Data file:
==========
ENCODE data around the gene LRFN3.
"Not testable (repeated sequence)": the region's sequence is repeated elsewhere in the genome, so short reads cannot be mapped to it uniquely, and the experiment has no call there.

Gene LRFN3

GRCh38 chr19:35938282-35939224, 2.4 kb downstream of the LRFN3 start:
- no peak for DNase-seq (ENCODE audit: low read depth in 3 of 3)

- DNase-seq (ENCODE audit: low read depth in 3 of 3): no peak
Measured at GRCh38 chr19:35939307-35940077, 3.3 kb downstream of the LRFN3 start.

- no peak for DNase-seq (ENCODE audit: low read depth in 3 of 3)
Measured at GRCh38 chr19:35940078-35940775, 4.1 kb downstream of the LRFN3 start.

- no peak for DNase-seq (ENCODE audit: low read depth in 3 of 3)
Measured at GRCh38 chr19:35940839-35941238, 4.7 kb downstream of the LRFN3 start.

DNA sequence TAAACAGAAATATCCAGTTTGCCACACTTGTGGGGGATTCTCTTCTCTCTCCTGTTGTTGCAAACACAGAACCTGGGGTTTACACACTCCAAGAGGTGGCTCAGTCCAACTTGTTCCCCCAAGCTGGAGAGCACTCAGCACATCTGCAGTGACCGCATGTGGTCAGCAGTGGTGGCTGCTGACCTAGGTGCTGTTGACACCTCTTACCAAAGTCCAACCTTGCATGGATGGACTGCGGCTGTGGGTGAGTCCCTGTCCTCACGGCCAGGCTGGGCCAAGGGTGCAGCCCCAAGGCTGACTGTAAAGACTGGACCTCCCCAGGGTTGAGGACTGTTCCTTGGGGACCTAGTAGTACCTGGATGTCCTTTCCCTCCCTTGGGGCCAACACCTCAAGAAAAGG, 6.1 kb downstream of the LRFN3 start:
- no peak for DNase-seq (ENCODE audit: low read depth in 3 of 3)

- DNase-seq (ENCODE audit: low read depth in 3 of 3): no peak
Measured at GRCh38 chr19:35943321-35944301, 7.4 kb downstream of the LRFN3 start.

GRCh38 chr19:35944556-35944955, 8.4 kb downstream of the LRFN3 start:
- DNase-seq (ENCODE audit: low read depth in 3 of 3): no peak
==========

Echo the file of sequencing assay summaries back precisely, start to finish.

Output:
ENCODE data around the gene LRFN3.
"Not testable (repeated sequence)": the region's sequence is repeated elsewhere in the genome, so short reads cannot be mapped to it uniquely, and the experiment has no call there.

Gene LRFN3

GRCh38 chr19:35938282-35939224, 2.4 kb downstream of the LRFN3 start:
- no peak for DNase-seq (ENCODE audit: low read depth in 3 of 3)

- DNase-seq (ENCODE audit: low read depth in 3 of 3): no peak
Measured at GRCh38 chr19:35939307-35940077, 3.3 kb downstream of the LRFN3 start.

- no peak for DNase-seq (ENCODE audit: low read depth in 3 of 3)
Measured at GRCh38 chr19:35940078-35940775, 4.1 kb downstream of the LRFN3 start.

- no peak for DNase-seq (ENCODE audit: low read depth in 3 of 3)
Measured at GRCh38 chr19:35940839-35941238, 4.7 kb downstream of the LRFN3 start.

DNA sequence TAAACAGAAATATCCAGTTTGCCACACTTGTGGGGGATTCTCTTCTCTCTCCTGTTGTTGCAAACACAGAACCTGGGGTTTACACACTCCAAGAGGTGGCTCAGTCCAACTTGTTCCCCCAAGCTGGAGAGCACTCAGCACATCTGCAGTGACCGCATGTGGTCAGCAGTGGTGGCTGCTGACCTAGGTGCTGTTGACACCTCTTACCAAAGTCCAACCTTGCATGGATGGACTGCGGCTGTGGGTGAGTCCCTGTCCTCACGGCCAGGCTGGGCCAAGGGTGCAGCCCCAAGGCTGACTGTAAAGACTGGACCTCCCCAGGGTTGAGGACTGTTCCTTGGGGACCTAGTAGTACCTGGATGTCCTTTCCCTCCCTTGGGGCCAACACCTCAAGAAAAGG, 6.1 kb downstream of the LRFN3 start:
- no peak for DNase-seq (ENCODE audit: low read depth in 3 of 3)

- DNase-seq (ENCODE audit: low read depth in 3 of 3): no peak
Measured at GRCh38 chr19:35943321-35944301, 7.4 kb downstream of the LRFN3 start.

GRCh38 chr19:35944556-35944955, 8.4 kb downstream of the LRFN3 start:
- DNase-seq (ENCODE audit: low read depth in 3 of 3): no peak